Kit Granby, SEAFOODTOMORROW WP1 Leader, Technical University of Denmark (DTU)

Welcome Kit! Please tell us, what is Work Package 1 all about? 

In Work Package 1 we examine and innovate eco-sustainable solutions for the European aquaculture production. The aim is to improve seafood quality and contribute to seafood security. We are testing different ingredients that can be used in fish feed. We are focusing on three species; salmon and seabream in northern and southern European marine waters, and carp in regions where there are freshwater farms. We are substituting different concentrations of the fish feed with, e.g. macroalgae (seaweed), selenized yeast and microalgae. We plan to analyze the digestibility and fortification of nutrients (e.g. iodine, selenium, iron and polyunsaturated fatty acids) in the fish flesh and optimize the feed compositions for human aquaculture fish consumption.

We are also developing mathematical models and mapping tools to predict harmful algae toxins, E. coli bacteria and norovirus hazards that will enable shellfish farmers to anticipate these events and prevent contamination of their produce (read more on this work here)

Finally, we are developing three fast screening methods for the management of seafood production systems; an enzyme inhibition assay for xenobiotics; an immunoassay for the marine toxin tetrodotoxin (TTXs) and a biochip for multiple regulated marine toxins.

Fantastic! It sounds like a big undertaking. How will this work benefit us as consumers?

The benefits of partly replacing fish feed with macroalgae, microalgae and selenized yeast is twofold. While addressing the current lack of alternatives to replace the limited resources used for fish feeds, these ingredients can also fortify the fish with essential nutrients for human consumption. For example, macroalgae is rich in iodine, an essential element for humans required for biosynthesis of thyroid hormones. Also, selenium, iron, and polyunsaturated fatty acids are essential nutrients, that can be found in macroalgae, microalgae and selenized yeast. Selenium is cancer preventive, iron prevents anemia (especially important in pregnancy) and polyunsaturated fatty acids are beneficial towards cardiovascular and inflammatory diseases.

How will your predictive models aid shellfish producers?

One of the major challenges facing the European shellfish production sector are harmful algae toxins and norovirus released in coastal waters following pollution incidents. We are using state-of-the-art modelling tools that will improve current forecasts and which will give producers time to prevent contamination at their sites and reduce the need for expensive product recalls.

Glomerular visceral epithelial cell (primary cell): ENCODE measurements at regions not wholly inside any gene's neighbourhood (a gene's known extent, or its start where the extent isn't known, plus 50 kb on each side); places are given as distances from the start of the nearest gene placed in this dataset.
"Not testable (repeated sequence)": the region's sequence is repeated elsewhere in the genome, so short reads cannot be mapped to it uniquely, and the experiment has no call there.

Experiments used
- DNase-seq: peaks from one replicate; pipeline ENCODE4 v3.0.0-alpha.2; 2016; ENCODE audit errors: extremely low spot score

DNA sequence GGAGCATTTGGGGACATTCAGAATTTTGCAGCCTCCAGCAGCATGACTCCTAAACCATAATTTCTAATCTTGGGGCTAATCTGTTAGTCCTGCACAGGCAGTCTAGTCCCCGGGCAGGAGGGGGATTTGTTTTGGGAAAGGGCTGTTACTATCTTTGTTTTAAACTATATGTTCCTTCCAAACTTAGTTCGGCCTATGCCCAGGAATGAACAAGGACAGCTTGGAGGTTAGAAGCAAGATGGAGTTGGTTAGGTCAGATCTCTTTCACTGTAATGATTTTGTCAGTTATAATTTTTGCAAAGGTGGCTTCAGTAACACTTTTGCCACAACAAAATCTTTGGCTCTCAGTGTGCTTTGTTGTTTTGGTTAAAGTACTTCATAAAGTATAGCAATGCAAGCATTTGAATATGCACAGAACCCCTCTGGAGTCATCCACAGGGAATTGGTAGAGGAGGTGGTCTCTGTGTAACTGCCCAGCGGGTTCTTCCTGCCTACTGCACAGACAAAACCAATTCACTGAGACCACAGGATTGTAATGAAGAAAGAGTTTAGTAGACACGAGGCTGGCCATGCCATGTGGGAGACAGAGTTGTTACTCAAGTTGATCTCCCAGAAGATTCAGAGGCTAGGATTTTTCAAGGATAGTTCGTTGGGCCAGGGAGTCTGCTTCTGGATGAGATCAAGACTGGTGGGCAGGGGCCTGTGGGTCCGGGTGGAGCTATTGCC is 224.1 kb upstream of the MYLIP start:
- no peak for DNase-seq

Global warming predicts higher incidences of marine toxins. How will the new methods help seafood, producers?

There is a long lag time associated with chemical methods that are currently used for testing biotoxins and contaminants. Faster screening methods using colourimetric assays or optical biosensors can provide a better overview of toxin contamination and allow for the faster reopening of shellfish production areas. In SEAFOODTOMORROW two approaches are being launched for the detection of marine toxins. In recent years, the biotoxin tetrodotoxin (TTXs), a neurotoxin, has been identified in European bivalve shellfish and currently there is no regulation in place. Our efforts will focus on simplifying a method for TTX extraction from shellfish and optimizing an immunoassay for its detection. We are also developing an optical biochip for multiple marine toxins (e.g. okadaic acid and dinophysistoxins, azaspiracids and analogues, domoic acid, and saxitoxins and analogues) that are currently regulated. We have selected different antibodies for the chip and the design of a prototype is being developed. The goal is to develop a low-cost platform to be deployed in the field, that is easy to use and with the best possible sensitivity and robustness. We are also developing a screening tool (enzyme inhibition assay) for the detection of the environmental contaminants e.g. polycyclic aromatic hydrocarbons (PAHs), brominated flame retardants (BFRs) and perfluorinated compounds (PFCs) in seafood samples from contaminated sites, or in catches or consignments that are suspected to be contaminated.

All in all, we aim to make the best use of the sea’s resources, ensuring that seafood products are unequivocally healthy, delicious and safe! 

WP1 includes partners from AZTI, Cefas, DTU, ICR, IPMA, IRTA, Moreforsking, Skaloma, Sparos, Tarelaks (and Sulefisk, Engesund, Osland Havbruk), QUB, WCM, Xenobics and ZUT.


Amazing. Thank you very much for taking the time to tell us about your research within SEAFOODTOMORROW.

Page updated: 7th November 2018